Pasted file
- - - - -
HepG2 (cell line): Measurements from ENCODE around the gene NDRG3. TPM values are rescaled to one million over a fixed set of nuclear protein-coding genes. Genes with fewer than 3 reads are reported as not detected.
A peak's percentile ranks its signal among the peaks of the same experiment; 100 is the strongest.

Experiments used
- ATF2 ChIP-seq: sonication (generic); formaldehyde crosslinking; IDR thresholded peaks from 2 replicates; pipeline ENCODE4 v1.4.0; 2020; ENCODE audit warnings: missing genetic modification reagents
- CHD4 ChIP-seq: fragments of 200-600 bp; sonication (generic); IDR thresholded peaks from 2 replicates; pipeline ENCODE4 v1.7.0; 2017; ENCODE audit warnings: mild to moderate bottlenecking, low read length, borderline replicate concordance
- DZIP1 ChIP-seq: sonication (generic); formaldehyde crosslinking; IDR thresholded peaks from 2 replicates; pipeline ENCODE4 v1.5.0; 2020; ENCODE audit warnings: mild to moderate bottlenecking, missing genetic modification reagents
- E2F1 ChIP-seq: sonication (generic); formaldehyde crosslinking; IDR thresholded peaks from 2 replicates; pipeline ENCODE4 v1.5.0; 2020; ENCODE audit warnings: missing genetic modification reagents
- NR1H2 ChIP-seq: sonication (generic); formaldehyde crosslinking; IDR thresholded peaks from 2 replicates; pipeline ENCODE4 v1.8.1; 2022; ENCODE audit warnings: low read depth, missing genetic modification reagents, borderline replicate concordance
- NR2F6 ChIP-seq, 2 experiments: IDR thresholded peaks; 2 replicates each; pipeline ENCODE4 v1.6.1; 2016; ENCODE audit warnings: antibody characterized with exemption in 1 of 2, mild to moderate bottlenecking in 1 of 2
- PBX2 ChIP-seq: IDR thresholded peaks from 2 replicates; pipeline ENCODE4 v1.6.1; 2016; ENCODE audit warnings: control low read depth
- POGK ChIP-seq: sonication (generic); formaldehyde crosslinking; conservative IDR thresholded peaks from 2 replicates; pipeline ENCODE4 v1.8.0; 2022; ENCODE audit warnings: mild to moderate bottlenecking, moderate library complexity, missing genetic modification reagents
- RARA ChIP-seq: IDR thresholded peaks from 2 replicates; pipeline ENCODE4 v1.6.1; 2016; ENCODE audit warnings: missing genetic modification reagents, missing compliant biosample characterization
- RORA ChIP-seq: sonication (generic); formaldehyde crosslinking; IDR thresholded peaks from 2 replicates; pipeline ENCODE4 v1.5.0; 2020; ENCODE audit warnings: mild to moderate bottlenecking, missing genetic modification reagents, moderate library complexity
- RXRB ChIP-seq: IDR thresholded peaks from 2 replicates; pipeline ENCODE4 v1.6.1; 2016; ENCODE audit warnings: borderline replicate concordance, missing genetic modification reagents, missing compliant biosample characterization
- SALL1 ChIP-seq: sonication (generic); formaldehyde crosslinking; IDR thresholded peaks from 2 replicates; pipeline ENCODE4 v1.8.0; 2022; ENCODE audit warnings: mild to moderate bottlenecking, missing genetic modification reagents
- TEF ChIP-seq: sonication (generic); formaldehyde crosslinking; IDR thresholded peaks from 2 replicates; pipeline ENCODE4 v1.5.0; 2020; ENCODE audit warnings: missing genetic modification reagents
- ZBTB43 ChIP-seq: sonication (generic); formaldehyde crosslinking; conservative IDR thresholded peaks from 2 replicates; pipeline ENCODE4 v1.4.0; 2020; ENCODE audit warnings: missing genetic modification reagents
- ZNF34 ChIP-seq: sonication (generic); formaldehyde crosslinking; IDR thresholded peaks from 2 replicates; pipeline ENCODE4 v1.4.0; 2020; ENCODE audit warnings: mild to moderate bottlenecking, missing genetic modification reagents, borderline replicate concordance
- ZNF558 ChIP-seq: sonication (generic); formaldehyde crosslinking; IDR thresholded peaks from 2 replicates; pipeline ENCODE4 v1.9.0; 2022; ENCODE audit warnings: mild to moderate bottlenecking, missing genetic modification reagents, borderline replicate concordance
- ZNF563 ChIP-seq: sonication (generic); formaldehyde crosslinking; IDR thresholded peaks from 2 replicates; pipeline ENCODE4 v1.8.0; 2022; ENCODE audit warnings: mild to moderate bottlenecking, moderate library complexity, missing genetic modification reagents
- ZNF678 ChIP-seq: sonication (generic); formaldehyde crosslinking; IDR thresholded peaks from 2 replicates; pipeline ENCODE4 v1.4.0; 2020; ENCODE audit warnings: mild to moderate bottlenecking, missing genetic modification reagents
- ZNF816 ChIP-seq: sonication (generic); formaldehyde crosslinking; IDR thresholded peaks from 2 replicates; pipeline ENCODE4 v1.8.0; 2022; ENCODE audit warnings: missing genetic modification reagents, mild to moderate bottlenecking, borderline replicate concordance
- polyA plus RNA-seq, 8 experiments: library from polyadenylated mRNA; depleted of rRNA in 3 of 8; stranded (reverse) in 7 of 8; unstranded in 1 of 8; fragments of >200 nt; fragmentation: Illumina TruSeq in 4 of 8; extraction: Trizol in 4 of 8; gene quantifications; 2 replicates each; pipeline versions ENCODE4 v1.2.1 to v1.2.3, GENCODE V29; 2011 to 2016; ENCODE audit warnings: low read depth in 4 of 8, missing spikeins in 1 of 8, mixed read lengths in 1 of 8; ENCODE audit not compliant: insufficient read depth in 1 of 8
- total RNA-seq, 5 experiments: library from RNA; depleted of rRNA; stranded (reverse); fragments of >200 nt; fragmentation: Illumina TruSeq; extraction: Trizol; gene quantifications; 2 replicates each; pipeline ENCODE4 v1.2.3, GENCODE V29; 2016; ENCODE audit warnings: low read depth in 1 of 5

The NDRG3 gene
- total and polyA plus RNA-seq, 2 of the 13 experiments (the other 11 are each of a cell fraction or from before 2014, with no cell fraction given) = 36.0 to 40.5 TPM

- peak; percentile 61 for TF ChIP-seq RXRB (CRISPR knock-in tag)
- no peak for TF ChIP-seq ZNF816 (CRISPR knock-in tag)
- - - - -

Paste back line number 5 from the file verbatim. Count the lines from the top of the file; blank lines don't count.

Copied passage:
- CHD4 ChIP-seq: fragments of 200-600 bp; sonication (generic); IDR thresholded peaks from 2 replicates; pipeline ENCODE4 v1.7.0; 2017; ENCODE audit warnings: mild to moderate bottlenecking, low read length, borderline replicate concordance